Thursday, June 28, 2012

Our First Garden - Update #1

A little over a month ago, I shared with you the process of creating our first garden.  A LOT has changed since my last post and we are definitely enjoying seeing our hard work pay off.  Our stomachs are really happy too!

Here is a breakdown of how everything is doing:
  • Thomas Laxton (early) Peas [grown from seed] - I'm going to try to be happy about these peas, but they have provided a lot of angst over the past month.  Aside from the letter received from the environmental conservation board saying we weren't really supposed to plant our peas in the "no plant" zone - these just didn't do as well as we thought they would.  We got very excited when we saw the plants started to flower and expected to be able to harvest a ton of pods, but in the end - we only got 1 dinner's worth of peas.  I'm pretty sure they were cursed from our little brush with the "law" but for the amount of work it took to get them set up - we aren't sure if it is worth it to do it again.  Carl spent his entire birthday evening planting them this year and countless other hours getting the netting and posts set up. Knowing we will have to rip up, yet another portion of our lawn, to plant these again - makes it less likely that we will do these next year.  A real bummer since I'm not usually a pea fan and I thought they tasted absolutely delicious. We'll have to see...
  • Calypso cucumbers [grown from seed] - We originally planted numerous cucumber seeds in mounds in the middle of our peas.  Due to the letter, we knew we were going to have to rip them up since the peas would definitely harvest well before the cucumbers.  Crockett states that cucumber seedlings usually don't transport well so we are still a little worried about these guys.  We had to find a new place in our yard to house them and since then they have been doing alright (not great - just OK).  Now that they get plenty of sun, we wonder if we never had to move them - if they would have done well anyway.  I think the peas starting to climb may have been stealing some of the cucumbers sun.  Regardless, I am keeping my fingers crossed as I have been mapping out my plan for homemade pickles for months now.  Grow cucumbers, grow!
  • Organic Relay Lettuce [grown from seed] - We are in lettuce HEAVEN!  Currently - the lettuce has been the highest producer in both quality AND quantity.  The regeneration on some of these plants is really incredible and we have been eating steadily off of the same 5 or 6 plants for a month now.  A few days ago we ripped up the last bits of the old plants and re-planted some seedlings that we started a few weeks ago.  Crockett suggested this as it is a great way to ensure that you have lettuce throughout your growing season.  There is just something about this lettuce that I absolutely love.  I think that the type of soil that we used (organic loam) definitely has something to do with it.  The leaves are colorful and really crisp and definitely last much longer than if you purchased them in the grocery store.  Carl and I have enjoyed taking a fresh salad for lunch everyday and also eating Asian stir-fry turkey lettuce wraps - once a week!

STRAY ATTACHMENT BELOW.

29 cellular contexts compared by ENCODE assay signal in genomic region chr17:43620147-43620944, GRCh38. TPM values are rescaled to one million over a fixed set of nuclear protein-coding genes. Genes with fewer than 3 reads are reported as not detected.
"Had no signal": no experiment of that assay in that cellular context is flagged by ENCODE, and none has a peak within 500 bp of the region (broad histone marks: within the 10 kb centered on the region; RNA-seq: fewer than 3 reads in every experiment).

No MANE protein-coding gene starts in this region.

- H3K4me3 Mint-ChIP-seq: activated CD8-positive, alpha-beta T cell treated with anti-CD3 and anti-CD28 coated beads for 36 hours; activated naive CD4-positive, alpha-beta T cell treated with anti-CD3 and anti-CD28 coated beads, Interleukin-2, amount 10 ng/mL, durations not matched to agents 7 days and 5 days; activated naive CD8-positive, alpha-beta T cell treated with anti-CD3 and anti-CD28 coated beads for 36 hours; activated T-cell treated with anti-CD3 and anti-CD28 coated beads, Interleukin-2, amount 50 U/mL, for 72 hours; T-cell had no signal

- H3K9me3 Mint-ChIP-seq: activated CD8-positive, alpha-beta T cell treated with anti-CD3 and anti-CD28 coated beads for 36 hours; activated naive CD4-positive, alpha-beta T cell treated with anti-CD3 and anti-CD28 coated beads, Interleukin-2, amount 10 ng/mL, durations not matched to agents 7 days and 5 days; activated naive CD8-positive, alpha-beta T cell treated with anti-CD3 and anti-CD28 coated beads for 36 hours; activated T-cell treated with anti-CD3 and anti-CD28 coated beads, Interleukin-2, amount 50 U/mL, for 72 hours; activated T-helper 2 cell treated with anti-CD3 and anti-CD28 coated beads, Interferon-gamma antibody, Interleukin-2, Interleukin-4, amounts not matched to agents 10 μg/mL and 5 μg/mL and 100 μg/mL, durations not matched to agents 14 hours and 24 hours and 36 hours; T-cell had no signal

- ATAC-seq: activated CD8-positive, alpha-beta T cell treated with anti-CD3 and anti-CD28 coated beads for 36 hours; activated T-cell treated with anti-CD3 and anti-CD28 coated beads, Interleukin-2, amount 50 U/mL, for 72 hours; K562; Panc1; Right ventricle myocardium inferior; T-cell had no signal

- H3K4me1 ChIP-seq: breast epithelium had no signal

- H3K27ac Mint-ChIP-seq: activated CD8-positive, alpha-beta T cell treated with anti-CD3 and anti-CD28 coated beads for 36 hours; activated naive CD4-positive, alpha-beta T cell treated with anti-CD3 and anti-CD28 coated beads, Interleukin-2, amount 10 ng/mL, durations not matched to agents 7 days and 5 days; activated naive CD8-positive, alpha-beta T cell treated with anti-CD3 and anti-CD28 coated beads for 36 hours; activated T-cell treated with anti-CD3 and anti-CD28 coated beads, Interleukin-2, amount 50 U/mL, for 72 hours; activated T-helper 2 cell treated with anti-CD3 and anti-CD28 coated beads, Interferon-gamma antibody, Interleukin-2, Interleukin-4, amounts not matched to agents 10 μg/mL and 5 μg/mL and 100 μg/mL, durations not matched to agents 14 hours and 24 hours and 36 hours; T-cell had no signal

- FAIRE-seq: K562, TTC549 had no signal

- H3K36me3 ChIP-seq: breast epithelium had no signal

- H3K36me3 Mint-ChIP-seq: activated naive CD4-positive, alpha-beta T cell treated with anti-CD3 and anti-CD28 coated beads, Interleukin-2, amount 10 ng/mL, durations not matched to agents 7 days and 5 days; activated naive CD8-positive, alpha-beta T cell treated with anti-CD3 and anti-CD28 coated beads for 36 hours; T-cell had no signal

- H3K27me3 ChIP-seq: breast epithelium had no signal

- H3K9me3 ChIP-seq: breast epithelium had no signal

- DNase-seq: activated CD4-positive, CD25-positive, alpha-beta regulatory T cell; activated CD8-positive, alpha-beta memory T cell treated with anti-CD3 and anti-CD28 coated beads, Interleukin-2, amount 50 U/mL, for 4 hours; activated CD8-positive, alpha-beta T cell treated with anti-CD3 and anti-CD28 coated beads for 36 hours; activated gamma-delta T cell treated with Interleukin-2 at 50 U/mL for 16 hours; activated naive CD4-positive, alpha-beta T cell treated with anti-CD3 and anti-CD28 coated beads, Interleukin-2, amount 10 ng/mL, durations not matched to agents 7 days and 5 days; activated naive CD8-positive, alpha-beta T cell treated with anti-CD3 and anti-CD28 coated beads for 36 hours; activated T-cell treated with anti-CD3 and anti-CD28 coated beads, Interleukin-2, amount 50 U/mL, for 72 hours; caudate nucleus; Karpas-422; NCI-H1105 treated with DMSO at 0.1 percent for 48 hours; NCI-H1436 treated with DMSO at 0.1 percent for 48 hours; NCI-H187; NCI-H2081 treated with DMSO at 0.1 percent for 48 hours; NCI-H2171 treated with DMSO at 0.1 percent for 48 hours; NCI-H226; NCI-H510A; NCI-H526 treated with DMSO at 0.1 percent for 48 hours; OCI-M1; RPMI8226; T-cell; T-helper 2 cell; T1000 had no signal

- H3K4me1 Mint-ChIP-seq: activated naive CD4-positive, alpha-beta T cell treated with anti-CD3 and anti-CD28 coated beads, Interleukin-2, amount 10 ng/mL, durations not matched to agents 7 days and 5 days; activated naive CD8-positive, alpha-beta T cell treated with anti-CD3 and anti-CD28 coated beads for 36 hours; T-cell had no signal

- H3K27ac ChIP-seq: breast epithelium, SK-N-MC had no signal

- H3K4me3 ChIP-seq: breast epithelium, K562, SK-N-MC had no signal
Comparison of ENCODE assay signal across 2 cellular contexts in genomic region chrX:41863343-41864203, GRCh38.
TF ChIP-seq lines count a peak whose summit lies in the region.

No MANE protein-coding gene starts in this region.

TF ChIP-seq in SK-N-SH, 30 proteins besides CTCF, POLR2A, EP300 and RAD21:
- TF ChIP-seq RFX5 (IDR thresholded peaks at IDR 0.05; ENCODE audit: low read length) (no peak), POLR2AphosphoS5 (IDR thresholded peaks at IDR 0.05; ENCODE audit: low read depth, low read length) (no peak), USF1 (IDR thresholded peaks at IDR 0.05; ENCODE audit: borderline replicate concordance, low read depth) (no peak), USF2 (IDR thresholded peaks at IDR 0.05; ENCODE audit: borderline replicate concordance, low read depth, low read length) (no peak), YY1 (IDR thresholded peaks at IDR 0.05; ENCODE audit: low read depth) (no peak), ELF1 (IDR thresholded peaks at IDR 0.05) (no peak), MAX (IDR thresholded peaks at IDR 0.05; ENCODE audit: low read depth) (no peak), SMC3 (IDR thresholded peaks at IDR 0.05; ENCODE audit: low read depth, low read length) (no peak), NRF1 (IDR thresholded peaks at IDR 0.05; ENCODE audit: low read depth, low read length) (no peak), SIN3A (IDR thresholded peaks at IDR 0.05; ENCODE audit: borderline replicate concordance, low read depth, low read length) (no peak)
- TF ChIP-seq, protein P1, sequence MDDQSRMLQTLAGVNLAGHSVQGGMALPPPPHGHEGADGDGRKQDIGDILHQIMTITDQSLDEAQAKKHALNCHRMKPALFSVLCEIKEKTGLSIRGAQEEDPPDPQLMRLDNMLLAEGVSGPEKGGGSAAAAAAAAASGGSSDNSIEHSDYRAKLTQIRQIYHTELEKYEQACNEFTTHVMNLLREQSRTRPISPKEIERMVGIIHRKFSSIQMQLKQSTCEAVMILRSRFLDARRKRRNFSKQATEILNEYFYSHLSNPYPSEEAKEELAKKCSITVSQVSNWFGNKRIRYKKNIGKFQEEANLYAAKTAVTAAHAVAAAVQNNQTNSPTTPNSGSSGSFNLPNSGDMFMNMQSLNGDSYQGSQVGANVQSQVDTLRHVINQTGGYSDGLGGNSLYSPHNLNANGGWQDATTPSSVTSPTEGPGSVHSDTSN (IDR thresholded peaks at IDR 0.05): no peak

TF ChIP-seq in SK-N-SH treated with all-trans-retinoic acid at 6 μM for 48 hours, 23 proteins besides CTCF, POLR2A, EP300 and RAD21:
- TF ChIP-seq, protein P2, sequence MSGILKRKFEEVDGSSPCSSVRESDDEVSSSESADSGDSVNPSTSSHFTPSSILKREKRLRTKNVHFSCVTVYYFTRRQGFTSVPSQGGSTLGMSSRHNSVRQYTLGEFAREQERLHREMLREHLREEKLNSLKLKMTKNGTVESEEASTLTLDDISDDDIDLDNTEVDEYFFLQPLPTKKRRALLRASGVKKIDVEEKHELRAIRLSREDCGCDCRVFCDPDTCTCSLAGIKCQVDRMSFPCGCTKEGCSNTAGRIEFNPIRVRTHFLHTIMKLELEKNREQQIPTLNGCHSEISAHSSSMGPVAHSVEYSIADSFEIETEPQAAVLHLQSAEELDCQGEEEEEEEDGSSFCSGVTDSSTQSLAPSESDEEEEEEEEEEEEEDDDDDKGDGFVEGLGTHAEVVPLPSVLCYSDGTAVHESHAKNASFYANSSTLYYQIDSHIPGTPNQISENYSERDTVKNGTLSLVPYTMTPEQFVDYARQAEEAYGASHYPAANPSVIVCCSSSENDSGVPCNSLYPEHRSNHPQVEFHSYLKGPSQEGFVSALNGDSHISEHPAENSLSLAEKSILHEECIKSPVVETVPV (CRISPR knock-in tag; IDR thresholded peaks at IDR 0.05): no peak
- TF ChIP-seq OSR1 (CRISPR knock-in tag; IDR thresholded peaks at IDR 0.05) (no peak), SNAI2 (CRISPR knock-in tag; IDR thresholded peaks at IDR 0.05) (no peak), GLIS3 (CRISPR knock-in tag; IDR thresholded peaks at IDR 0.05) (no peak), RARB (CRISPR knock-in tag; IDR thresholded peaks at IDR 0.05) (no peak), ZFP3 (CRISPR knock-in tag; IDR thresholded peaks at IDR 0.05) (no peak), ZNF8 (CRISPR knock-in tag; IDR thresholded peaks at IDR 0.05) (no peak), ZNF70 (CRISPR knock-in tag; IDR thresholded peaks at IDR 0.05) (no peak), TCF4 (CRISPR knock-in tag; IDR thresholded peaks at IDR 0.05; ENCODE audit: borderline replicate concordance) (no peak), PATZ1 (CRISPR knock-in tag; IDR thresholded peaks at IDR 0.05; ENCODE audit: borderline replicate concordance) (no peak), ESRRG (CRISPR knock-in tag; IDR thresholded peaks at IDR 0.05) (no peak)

• Black Seeded Simpson Lettuce [grown from seed] - see above. We only planted half of the amount of this type of lettuce than we did the other variety and it's probably a good idea since we have had way more than we know what to do with.  This lettuce if definitely delicious but not as crisp.
  • Sardinia Spinach [grown from seed] - our spinach grew a little faster than we anticipated and as a result, we didn't harvest it as early as we should have.  While the plants grew out of control, by the time we did harvest - we quickly realized that it takes A LOT of spinach to make a decent portion for two adults for dinner.  We both really love spinach so it was great that we were able to get a handful of meals out of it before it started to die.  I don't think that spinach loves the warm weather as when it started to get REALLY hot last week - the main structure of the plant started to warp - causing the plants to fall over and the leaves to get limp.  We still ate the fallen over plant but knew that our spinach days for the season were pretty much over.  I think you can re-plant in the early fall again - but I'm not entirely sure.  We'll have to read Crockett and see what spinach wisdom he can provide us.  Aside from having it as an accompanyment to dinner - my favorite meal we had with this spinach was fresh farm egg omelets, spinach and homemade feta cheese from the Lancaster, NH farmer's market.  YUMMY!
  • Scallions/Bunching Onions [starter plant] - We only purchased one starter plant and it while it has been growing great, it has been hard to harvest since they really do "bunch."  I want to savor these babies and only use one at a time, but being so close together means that their roots also grow together so I have been trying to be extra careful when I pull one out.  Next year, I think we will definitely grow a couple more bunches as I find myself buying scallions EVERY week at the grocery store.
  • Black King Eggplant [grown from seed] - these are the one thing in the garden that I am not convinced will grow great.  They have not only been slow to grow, but some little insect has decided to make it's leaves it's grand feast.  Leaves aside, the plant is doing relatively well but for some odd reason I'm less convinced that these will be successful.  I am hoping I am wrong though because I definitely LOVEEEE me some eggplant parmesan!